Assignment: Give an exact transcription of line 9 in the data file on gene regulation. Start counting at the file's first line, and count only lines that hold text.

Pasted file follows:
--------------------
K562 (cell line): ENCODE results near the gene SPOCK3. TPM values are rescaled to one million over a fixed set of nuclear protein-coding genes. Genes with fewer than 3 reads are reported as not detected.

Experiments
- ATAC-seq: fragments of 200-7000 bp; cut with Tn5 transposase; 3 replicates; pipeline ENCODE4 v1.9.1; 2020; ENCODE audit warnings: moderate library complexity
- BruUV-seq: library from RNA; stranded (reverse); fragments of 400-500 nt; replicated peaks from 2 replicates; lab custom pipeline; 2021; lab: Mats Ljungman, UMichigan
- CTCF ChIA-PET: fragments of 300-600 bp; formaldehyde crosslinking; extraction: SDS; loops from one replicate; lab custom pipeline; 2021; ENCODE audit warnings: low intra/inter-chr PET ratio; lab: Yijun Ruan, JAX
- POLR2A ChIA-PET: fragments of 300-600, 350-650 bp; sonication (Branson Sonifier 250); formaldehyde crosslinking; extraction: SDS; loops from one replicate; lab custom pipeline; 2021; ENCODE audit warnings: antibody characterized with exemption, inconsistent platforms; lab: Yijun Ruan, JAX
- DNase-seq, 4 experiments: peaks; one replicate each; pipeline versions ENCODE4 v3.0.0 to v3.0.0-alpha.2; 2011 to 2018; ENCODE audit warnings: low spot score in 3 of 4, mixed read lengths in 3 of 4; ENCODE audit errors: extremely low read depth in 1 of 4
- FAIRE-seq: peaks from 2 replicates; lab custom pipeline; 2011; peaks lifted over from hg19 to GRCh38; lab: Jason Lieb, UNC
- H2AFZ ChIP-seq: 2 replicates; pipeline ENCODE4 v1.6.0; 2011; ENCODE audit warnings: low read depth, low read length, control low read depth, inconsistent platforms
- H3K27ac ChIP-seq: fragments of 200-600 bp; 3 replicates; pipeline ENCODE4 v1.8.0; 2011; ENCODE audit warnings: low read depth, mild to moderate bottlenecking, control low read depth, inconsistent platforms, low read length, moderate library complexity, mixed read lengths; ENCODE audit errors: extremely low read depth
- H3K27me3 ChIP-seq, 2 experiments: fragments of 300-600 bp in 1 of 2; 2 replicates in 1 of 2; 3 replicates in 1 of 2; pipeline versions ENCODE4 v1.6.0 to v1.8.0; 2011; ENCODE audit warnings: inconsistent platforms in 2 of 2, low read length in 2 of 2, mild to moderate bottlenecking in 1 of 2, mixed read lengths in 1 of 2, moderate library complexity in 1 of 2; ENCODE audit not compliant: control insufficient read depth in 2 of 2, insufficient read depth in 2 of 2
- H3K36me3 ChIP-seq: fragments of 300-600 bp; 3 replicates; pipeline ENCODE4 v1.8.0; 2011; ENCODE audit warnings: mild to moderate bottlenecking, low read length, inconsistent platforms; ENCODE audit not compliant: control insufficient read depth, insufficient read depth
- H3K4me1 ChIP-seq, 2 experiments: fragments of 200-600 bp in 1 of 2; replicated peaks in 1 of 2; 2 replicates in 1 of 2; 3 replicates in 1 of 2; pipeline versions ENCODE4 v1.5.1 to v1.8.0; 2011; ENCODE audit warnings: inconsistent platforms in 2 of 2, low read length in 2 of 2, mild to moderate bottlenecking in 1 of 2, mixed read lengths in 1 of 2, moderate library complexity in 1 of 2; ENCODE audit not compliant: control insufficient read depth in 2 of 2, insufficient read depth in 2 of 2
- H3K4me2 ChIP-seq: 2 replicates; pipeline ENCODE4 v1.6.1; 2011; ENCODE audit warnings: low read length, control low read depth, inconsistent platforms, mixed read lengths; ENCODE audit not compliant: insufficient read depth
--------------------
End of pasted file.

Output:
- H2AFZ ChIP-seq: 2 replicates; pipeline ENCODE4 v1.6.0; 2011; ENCODE audit warnings: low read depth, low read length, control low read depth, inconsistent platforms